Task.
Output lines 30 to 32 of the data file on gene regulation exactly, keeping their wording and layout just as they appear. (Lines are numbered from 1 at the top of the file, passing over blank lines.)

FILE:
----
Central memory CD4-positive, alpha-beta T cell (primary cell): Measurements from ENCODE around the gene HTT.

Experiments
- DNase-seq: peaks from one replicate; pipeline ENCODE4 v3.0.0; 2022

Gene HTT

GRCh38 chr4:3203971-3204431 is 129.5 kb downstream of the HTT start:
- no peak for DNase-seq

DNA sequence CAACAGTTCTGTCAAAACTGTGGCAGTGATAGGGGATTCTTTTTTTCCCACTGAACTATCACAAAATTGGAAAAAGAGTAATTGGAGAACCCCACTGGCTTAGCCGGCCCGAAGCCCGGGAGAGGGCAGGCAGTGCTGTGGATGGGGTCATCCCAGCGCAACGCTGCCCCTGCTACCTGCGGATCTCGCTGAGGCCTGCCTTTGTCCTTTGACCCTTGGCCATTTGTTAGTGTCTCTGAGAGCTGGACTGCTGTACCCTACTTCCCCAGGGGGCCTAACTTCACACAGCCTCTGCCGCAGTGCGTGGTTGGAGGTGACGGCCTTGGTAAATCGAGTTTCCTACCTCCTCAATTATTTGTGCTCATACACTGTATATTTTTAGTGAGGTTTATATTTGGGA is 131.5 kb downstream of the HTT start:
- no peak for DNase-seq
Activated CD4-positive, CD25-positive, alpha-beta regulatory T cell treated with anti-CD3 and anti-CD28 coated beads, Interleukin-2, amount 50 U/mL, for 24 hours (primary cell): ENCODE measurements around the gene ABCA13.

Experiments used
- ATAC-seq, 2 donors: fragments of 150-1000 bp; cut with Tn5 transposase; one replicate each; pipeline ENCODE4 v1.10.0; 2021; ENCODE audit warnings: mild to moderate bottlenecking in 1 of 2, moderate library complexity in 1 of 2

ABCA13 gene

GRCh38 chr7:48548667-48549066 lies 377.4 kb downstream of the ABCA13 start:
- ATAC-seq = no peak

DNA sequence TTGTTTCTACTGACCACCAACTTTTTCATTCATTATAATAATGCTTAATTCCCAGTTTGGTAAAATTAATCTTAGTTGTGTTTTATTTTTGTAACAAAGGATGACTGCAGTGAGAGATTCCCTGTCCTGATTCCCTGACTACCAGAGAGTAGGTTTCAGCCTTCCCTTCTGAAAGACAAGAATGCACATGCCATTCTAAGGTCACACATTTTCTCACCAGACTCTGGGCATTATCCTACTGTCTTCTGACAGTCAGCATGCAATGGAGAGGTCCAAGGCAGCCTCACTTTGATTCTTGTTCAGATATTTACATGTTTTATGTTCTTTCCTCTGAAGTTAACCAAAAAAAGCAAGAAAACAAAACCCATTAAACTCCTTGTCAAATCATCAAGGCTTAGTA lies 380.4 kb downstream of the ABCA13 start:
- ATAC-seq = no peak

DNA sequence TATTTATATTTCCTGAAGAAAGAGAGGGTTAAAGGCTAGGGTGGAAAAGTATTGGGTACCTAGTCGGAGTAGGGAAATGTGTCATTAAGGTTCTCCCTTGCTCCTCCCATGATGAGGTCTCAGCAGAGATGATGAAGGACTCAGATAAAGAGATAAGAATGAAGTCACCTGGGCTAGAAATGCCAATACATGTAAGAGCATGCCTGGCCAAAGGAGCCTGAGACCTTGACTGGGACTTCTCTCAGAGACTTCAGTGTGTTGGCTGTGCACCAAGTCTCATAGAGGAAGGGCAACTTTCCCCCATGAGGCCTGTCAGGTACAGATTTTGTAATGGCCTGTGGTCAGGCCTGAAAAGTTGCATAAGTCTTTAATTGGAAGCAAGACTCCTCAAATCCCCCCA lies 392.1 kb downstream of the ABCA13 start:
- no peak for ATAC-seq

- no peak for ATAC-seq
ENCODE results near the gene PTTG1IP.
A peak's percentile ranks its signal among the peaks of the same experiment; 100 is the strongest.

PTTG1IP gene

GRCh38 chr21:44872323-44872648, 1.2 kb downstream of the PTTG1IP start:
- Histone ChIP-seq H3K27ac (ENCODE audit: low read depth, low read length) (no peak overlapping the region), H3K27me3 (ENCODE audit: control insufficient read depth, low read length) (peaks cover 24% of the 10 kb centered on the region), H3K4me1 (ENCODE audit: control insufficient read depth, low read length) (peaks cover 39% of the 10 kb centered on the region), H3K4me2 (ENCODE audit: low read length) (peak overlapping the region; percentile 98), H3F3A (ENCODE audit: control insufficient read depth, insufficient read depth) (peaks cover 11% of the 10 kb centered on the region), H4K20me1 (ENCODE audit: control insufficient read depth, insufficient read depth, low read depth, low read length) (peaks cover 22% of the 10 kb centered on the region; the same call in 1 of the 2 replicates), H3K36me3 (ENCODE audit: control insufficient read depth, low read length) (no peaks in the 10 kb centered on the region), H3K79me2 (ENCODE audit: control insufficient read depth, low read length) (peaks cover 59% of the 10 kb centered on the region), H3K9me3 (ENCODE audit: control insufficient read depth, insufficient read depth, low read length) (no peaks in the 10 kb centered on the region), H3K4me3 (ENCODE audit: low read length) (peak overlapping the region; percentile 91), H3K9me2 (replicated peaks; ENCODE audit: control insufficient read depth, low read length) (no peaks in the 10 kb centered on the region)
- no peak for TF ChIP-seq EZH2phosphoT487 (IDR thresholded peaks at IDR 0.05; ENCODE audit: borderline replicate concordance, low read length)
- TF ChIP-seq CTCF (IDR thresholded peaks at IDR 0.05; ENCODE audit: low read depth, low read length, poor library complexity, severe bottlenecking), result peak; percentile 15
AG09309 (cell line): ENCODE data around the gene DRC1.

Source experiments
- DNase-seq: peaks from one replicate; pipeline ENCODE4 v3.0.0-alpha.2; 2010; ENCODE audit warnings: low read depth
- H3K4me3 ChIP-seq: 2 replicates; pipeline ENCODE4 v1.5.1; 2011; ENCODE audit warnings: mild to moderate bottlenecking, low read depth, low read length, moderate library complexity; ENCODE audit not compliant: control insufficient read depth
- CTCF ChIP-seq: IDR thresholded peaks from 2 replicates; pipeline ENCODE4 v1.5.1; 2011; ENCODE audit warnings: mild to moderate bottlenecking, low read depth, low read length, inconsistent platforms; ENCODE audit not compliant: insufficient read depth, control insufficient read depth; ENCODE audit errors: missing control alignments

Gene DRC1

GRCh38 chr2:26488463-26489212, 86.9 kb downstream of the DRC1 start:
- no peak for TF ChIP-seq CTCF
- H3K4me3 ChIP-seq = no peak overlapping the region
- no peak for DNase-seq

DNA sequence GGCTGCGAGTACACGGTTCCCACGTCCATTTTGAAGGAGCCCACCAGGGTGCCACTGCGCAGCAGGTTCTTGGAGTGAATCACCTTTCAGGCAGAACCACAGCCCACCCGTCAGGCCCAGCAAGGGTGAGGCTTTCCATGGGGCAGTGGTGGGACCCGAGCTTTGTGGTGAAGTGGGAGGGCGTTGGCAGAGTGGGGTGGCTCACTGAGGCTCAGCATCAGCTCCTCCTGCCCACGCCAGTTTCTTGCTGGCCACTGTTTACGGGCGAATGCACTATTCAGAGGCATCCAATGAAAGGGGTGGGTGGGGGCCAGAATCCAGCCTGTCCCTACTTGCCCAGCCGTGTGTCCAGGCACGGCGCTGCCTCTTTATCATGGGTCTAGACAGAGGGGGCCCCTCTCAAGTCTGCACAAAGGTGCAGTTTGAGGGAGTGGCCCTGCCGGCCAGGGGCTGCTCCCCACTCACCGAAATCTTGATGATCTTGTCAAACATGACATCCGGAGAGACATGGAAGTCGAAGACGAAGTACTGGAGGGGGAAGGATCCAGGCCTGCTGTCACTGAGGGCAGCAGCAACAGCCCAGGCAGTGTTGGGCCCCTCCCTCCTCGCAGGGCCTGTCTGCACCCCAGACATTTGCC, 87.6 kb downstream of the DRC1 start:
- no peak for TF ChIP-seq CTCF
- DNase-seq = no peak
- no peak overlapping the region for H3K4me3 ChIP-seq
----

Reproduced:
- H3K4me3 ChIP-seq: 2 replicates; pipeline ENCODE4 v1.5.1; 2011; ENCODE audit warnings: mild to moderate bottlenecking, low read depth, low read length, moderate library complexity; ENCODE audit not compliant: control insufficient read depth
- CTCF ChIP-seq: IDR thresholded peaks from 2 replicates; pipeline ENCODE4 v1.5.1; 2011; ENCODE audit warnings: mild to moderate bottlenecking, low read depth, low read length, inconsistent platforms; ENCODE audit not compliant: insufficient read depth, control insufficient read depth; ENCODE audit errors: missing control alignments

Gene DRC1